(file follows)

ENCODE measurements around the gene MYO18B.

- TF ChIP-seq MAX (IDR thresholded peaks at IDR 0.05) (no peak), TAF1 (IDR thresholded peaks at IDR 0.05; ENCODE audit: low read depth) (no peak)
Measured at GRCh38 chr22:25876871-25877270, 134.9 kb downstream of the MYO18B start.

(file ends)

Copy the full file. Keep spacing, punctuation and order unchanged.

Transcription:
ENCODE measurements around the gene MYO18B.

- TF ChIP-seq MAX (IDR thresholded peaks at IDR 0.05) (no peak), TAF1 (IDR thresholded peaks at IDR 0.05; ENCODE audit: low read depth) (no peak)
Measured at GRCh38 chr22:25876871-25877270, 134.9 kb downstream of the MYO18B start.